The Bank of Japan’s stimulus program is Godzilla-sized.
The program to grow the monetary base has had little lasting success, with economic growth remaining soft.
The policy poses a rising risk of becoming a monster that wreaks havoc on the country as the Bank of Japan becomes the biggest owner of Japanese bonds and stocks.
Godzilla Resurgence, the latest version of Japan’s King of Monsters, is the highest grossing domestic film of the year in Japan and will be released in the United States this month. Lately, sequels seem to win out over new ideas; the same could be said for central bank policies in recent years. The Bank of Japan faces a rising risk that their policy has created a monster that may be getting harder to control.
On September 21, amidst talk of “helicopter money” and an increasingly difficult to manage policy, the Bank of Japan (BOJ) announced changes to extend their long-running economic stimulus program, already by far the largest in the world as a percentage of GDP. In fact, you could say the BOJ’s stimulus program is Godzilla-sized and may begin to pose an increasing risk to investors.
When we say Godzilla-sized, were not referring to 1954’s Godzilla—but 2016's Godzilla. As depicted in the chart below, the BOJ’s growth of Japan’s monetary base, the amount of currency directly supplied to the economy, has been proportional to the growing size of Godzilla as he appeared in various films over the past 52 years, culminating in 2016’s towering monster.
Godzilla-sized stimulus: Japan’s monetary base has grown like Godzilla over the years
Source: Charles Schwab, Bloomberg data as of 10/2/2016.
*Dates of changes in BOJ’s quantitative easing program
Monetary base is the amount of currency directly supplied to an economy.
Nearly as tall as San Francisco’s Transamerica Pyramid in the 2014 film at over 200 meters, in 2016’s incarnation Godzilla has grown to over 400 meters, or about two-thirds of the height of the tallest building in Tokyo (the Skytree at 634 meters). Godzilla’s ever increasing size mirrors the monster growth seen in Japan’s monetary base.
The making of a monster
Increasing the monetary base is intended to make more cash available, encouraging lending to drive growth and generate inflation.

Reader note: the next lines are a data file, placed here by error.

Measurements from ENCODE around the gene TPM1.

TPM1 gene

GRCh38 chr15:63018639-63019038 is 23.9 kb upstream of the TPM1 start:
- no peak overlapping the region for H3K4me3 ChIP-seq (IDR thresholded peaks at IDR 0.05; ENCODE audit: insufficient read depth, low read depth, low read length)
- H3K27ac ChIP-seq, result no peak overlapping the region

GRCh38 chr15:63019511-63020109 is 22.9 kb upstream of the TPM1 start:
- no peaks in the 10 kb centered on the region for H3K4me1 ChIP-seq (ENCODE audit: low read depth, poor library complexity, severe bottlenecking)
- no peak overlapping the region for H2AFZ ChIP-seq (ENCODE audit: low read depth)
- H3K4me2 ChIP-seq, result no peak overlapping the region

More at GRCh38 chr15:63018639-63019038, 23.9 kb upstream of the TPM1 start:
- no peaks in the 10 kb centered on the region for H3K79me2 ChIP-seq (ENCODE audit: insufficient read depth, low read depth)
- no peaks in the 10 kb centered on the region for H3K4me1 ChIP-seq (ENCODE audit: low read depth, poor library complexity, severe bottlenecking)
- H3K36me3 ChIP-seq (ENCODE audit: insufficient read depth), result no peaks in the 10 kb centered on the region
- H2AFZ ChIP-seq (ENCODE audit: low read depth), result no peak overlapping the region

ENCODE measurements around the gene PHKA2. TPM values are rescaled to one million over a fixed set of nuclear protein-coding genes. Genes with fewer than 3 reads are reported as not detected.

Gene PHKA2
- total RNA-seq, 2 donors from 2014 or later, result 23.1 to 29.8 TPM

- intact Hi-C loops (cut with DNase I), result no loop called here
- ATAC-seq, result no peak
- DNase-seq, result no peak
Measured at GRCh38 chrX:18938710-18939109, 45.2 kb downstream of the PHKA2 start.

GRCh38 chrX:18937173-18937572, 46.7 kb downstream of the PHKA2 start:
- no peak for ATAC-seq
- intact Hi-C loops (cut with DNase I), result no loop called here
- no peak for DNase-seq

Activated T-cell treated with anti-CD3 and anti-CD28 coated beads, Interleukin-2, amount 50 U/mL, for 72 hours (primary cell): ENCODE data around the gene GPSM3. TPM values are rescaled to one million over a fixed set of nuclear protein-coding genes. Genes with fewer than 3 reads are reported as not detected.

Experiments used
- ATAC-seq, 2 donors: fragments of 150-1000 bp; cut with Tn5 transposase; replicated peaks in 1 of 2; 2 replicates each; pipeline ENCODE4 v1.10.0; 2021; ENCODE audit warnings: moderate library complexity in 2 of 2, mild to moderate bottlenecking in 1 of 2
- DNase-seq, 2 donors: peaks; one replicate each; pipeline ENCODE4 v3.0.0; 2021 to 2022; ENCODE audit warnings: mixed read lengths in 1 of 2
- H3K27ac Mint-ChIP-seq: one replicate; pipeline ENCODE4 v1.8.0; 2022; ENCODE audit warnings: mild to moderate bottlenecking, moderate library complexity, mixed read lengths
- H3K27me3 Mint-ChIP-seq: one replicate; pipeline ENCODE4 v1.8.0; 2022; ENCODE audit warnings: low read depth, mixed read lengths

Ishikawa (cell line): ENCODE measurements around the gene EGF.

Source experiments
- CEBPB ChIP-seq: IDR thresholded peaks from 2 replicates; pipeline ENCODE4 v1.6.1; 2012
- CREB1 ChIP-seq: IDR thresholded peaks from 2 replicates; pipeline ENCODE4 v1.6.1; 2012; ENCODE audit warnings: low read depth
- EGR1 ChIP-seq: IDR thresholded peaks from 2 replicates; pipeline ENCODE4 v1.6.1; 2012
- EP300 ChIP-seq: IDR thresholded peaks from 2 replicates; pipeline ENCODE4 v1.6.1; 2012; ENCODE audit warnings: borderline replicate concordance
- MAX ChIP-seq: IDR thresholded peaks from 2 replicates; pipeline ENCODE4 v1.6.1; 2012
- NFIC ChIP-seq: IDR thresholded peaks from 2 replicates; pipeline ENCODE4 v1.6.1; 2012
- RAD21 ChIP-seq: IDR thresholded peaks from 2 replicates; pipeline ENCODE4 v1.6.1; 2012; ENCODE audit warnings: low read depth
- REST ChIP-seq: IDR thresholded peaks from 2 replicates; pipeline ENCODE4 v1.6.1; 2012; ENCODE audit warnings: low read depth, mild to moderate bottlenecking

- The BOJ was the first central bank to enact asset purchases, now widely-referred to as QE. The first round took place in March 2001 and ended December 2004, growing the monetary base from 66 trillion to 112 trillion yen.
- Although the second round came in 2010 and 2011, the monetary base did not materially expand again until April 2013, when the current QE program was implemented. Having increased the monetary base to 150 trillion yen, the BOJ announced that it would expand the program even more aggressively.
- In May 2014, about a year after it began, it grew to 222 trillion yen.
- In September 2016, with the monetary base at 405 trillion yen, the BOJ announced its intent to expand the monetary base until growth in core inflation “overshoots” its 2% target.
To put the monetary base in Japan in a more real-world perspective, it is equivalent in size to the monetary base in the United States, even though the U.S. economy is four times larger than the Japanese economy.
So is it working? Not really. With Japan’s aging population well past their peak borrowing and spending years, growth in Japanese bank lending has been barely 2% in the past three years despite the 35% annualized growth in the monetary base.
King of the markets
The growing monetary base seems to have had little in the way of lasting success, with growth remaining soft, but poses rising risks of becoming a monster that wreaks havoc on the country by becoming the biggest owner of Japanese bonds and stocks. A sign of the growing danger can be seen in that more than one-third of all Japanese government debt is now owned by the Bank of Japan—having gone from about 10% to 35% in just the past four years.